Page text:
Most of the time when a company reports its quarterly financial results, investors focus on sales and earnings growth compared with the prior-year period. It's different, though, for a clinical-stage biotech like Celldex Therapeutics (CLDX 2.63%). In the second quarter, for example, the big story for Celldex focused on the company's spending cuts that allowed it to stretch out its cash stockpile.
So when Celldex announced its third-quarter results after the market closed on Wednesday, the standard financial numbers were included -- but they just weren't as important as they'd be for most other companies. Here are the highlights from the biotech's update.
Celldex Therapeutics results: The raw numbers
Net income from continuing operations
Adjusted earnings per share (EPS)
What happened with Celldex Therapeutics this quarter?
The most important thing about the raw numbers shown above is Celldex's bottom line and the impact it has on the biotech's cash position. While the company still posted a big loss, it was narrower than the same period in 2017 and also improved from the $16.41 million net loss reported in the second quarter of 2018.
Celldex restructured after the clinical setback for glembatumumab vedotin (glemba) in April. The subsequent staff reductions and other spending cuts were absolutely necessary for the company to continue advancing its pipeline candidates.
As of Sept. 30, 2018, Celldex had cash, cash equivalents, and marketable securities totaling $105.6 million. At the end of the second quarter, the company's cash position stood at $114 million. At the current rate of spending, Celldex should be able to fund operations through 2020 -- including the potential to sell additional shares through its Cantor agreement.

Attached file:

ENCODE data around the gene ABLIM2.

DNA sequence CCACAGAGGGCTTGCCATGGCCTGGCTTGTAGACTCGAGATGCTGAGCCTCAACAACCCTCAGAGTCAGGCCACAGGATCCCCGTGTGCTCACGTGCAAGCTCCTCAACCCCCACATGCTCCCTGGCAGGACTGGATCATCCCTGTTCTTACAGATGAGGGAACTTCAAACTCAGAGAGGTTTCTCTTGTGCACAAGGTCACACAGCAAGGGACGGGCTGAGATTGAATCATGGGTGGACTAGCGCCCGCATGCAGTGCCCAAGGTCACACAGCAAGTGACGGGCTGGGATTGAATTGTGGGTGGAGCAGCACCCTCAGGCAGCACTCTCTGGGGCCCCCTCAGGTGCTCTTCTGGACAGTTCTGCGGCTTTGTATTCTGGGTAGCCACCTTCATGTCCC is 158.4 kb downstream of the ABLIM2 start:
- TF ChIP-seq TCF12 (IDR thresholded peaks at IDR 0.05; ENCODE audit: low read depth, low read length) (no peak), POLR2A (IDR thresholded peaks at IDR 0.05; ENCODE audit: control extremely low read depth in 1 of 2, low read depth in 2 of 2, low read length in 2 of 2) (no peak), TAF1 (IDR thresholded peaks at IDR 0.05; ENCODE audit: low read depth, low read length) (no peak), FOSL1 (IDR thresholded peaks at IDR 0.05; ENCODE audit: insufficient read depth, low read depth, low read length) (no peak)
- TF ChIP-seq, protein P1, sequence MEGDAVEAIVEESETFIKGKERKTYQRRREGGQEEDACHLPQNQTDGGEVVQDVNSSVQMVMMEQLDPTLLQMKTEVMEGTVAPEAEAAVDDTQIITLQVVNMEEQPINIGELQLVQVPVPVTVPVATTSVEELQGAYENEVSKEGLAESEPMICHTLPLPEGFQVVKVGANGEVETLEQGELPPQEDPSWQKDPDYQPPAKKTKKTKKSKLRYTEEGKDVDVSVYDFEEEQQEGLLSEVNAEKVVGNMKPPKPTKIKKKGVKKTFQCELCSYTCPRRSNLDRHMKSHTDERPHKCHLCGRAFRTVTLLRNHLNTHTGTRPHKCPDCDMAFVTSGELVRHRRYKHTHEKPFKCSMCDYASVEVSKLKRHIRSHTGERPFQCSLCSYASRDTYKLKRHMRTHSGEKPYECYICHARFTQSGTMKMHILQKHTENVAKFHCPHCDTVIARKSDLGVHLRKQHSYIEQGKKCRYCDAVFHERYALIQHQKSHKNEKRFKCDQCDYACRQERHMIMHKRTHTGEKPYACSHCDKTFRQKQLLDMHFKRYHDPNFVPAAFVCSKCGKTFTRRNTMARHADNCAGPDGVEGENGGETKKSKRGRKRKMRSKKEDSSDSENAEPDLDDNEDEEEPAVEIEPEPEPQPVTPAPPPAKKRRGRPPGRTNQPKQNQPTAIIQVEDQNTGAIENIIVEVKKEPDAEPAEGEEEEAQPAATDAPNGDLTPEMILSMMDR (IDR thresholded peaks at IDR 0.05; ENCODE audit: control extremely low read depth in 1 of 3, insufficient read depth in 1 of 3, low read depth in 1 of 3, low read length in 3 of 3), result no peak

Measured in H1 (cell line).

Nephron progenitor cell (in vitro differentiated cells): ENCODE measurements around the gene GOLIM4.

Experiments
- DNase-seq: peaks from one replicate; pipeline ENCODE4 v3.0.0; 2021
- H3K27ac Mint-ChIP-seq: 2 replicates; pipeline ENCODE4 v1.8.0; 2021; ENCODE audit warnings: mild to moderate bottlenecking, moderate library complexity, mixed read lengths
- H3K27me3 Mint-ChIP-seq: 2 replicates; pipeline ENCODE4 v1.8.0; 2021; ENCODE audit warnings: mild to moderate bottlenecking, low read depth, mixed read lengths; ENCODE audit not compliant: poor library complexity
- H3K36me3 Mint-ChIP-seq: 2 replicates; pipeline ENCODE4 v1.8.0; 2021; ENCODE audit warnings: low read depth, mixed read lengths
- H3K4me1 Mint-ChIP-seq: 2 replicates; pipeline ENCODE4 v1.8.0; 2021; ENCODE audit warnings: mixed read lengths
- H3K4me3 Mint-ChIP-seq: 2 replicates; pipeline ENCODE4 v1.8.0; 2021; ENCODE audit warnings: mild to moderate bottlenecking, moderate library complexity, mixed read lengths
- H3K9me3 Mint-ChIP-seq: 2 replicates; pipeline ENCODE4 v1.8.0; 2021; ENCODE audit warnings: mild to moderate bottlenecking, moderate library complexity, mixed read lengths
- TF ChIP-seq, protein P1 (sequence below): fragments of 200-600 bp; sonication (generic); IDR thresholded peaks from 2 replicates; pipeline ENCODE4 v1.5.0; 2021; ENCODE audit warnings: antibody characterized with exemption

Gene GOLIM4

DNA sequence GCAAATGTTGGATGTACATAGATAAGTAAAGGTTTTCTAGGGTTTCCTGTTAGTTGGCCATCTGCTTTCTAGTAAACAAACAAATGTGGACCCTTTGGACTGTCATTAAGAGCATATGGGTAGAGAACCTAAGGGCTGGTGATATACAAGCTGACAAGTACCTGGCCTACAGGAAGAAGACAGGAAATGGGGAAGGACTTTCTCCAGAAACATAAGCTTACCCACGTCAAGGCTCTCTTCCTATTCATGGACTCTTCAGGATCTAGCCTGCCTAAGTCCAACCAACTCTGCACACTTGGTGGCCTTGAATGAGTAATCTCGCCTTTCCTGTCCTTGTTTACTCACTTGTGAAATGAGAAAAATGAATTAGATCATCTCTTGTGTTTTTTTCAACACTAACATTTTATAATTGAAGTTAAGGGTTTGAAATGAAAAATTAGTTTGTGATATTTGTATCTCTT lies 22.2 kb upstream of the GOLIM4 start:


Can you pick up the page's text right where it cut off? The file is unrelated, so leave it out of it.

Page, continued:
Celldex's biggest achievements during the third quarter related to keeping its clinical studies moving forward. The biotech is evaluating CDX-3379 in a phase 2 study targeting the treatment of advanced head and neck squamous cell cancer. Enrollment in a phase 1 study is underway for CDX-1140 in treating solid tumors.
What management had to say
Anthony Marucci, Celldex co-founder, president, and CEO, stated:
We made considerable progress in the third quarter, particularly in the development program for CDX-1140, our promising antibody targeted to CD40. We have completed four of the potential eight monotherapy dose levels in the ongoing phase 1 study and remain encouraged by the safety and biological profile we have observed to date. We look forward to sharing interim data at the SITC Annual Meeting later this week. During the third quarter, we also began enrolling patients in a combination cohort of CDX-1140 with our dendritic cell mobilizer, CDX-301. We are very interested to explore the potential of CDX-1140 in the presence of greater dendritic cell activity.
On Nov. 9, 2018, Celldex presents interim data from its phase 1 dose-escalation study of CDX-1140 in solid tumors at the Society for Immunotherapy of Cancer's (SITC) annual meeting. Data from the glioblastoma cohort in its phase 1/2 study of varlilumab and Bristol-Myers Squibb's Opdivo will also be presented at the Society for Neuro-Oncology (SNO) annual meeting on Nov. 17, 2018.
The next big pipeline milestone will come in the first quarter of 2019. Celldex expects to report data from the first stage of the phase 2 study of CDX-3379 in advanced head and neck squamous cell cancer.
For investors, though, the most critical thing to watch is the status of Celldex Therapeutics' listing on the Nasdaq Global Market. The company disclosed on May 29, 2018, that Nasdaq informed it that it was no longer in compliance with the $1 minimum bid price requirement.
Celldex has until Nov. 26, 2018, to regain compliance. That probably won't happen. The company's next move will be to apply to transfer to the Nasdaq Capital Market. This gives Celldex another 180 days for its bid price to climb to $1. If this level isn't reached, the company would likely implement a reverse stock split.
These are short-term maneuvers, though. The real key to Celldex's success rests with its pipeline candidates. If clinical studies go well, the biotech shouldn't have to worry about meeting stock exchange listing requirements in the future.